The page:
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Influenza A virus subtype H2N2 (A/H2N2) is a subtype of Influenza A virus. H2N2 has mutated into various strains including the "Asian flu" strain (now extinct in the wild), H3N2, and various strains found in birds. It is also suspected of causing a human pandemic in 1889.[1][2] The geographic spreading of the 1889 Russian flu has been studied and published.[3]

Russian flu

Some believe that the 1889–1890 Russian flu was caused by the influenzavirus A virus subtype H2N2, but the evidence is not conclusive. It is the earliest flu pandemic for which detailed records are available.[4] More recently, there are speculations that it might have been caused by one of the early coronaviruses found in the 1960s.[5]

Asian flu

The "Asian Flu" was a category 2 flu pandemic outbreak of influenzavirus A that originated in Singapore in early 1957 lasting until 1958. The first cases were reported in Singapore in February 1957. In February 1957, a new influenza A (H2N2) virus emerged in East Asia, triggering a pandemic (“Asian Flu”). This H2N2 virus was composed of three different genes from an H2N2 virus that originated from an avian influenza A virus, including the H2 hemagglutinin and the N2 neuraminidase genes. It was first reported in Singapore in February 1957, Hong Kong in April 1957, and in coastal cities in the United States in summer 1957. Some authors believe it originated from mutation in wild ducks combining with a pre-existing human strain.[6] Other authors are less certain.[7] It reached Hong Kong by April, and US by June. Estimates of US and worldwide deaths caused by this pandemic varies widely depending on source; ranging from approximately 69,800[6] to 116,000 in the United States,[8] and worldwide from 1 million to 4 million, with the World Health Organization (WHO) settling on "about 2 million," with a overall mortality rate of 0.6%.[9] Asian Flu was of the H2N2 subtype (a notation that refers to the configuration of the hemagglutinin and neuraminidase proteins in the virus) of type A influenza, and an influenza vaccine was developed in 1957 to contain its outbreak.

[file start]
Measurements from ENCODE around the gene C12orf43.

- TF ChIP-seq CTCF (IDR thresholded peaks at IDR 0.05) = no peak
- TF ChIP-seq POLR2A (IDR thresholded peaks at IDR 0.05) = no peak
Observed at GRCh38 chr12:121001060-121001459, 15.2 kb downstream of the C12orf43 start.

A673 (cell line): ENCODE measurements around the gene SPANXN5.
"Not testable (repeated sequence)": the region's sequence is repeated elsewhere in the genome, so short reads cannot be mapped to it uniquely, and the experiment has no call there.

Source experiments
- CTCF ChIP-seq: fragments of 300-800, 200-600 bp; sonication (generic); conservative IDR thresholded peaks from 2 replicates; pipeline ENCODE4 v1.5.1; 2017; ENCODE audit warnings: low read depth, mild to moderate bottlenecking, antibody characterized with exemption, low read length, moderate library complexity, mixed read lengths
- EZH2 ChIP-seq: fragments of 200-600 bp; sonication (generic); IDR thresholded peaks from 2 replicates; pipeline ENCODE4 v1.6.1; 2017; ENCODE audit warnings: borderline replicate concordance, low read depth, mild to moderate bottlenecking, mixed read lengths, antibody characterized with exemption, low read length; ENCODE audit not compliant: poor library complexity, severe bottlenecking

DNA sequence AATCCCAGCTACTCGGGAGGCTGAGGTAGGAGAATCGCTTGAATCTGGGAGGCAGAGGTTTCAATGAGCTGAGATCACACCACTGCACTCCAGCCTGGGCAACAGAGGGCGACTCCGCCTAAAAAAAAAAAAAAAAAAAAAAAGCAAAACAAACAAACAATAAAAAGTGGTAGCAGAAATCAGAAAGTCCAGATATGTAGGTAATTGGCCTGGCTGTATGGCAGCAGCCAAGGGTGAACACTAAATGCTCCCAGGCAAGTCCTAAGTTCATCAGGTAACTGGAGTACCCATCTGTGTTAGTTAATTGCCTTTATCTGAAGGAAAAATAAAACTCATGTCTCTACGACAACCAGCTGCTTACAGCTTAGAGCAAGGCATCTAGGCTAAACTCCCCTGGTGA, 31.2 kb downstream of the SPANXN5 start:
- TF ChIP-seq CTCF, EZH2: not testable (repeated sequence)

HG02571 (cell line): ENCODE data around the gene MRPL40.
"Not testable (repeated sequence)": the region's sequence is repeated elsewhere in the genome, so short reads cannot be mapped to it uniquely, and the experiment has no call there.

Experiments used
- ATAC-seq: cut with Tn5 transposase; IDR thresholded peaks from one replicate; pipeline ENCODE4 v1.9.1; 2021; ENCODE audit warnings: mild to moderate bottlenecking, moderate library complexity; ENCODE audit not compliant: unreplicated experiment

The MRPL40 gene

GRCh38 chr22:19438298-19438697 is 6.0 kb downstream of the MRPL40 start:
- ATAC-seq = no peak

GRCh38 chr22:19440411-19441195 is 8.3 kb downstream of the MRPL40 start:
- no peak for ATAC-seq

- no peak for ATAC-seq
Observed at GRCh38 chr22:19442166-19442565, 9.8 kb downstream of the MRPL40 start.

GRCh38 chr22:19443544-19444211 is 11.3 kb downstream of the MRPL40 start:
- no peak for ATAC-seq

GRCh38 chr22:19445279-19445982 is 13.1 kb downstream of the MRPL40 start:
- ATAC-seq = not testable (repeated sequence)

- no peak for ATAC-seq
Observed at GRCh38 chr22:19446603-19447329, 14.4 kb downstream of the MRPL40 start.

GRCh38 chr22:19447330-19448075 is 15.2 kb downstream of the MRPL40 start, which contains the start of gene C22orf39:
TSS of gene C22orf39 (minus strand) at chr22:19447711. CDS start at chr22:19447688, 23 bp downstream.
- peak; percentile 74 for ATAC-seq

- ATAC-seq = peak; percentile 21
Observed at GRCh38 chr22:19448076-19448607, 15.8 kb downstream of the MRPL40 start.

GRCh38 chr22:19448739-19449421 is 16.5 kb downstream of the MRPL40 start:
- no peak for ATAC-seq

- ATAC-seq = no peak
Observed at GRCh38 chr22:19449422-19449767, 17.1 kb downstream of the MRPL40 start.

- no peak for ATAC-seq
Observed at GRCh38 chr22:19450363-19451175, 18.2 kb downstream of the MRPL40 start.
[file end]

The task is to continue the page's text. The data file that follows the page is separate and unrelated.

The Asian Flu strain later evolved via antigenic shift into H3N2 which caused a milder pandemic from 1968 to 1969.[10]

Both the H2N2 and H3N2 pandemic strains contained avian influenza virus RNA segments.[11]

Influenza subtypes.svg

Test kits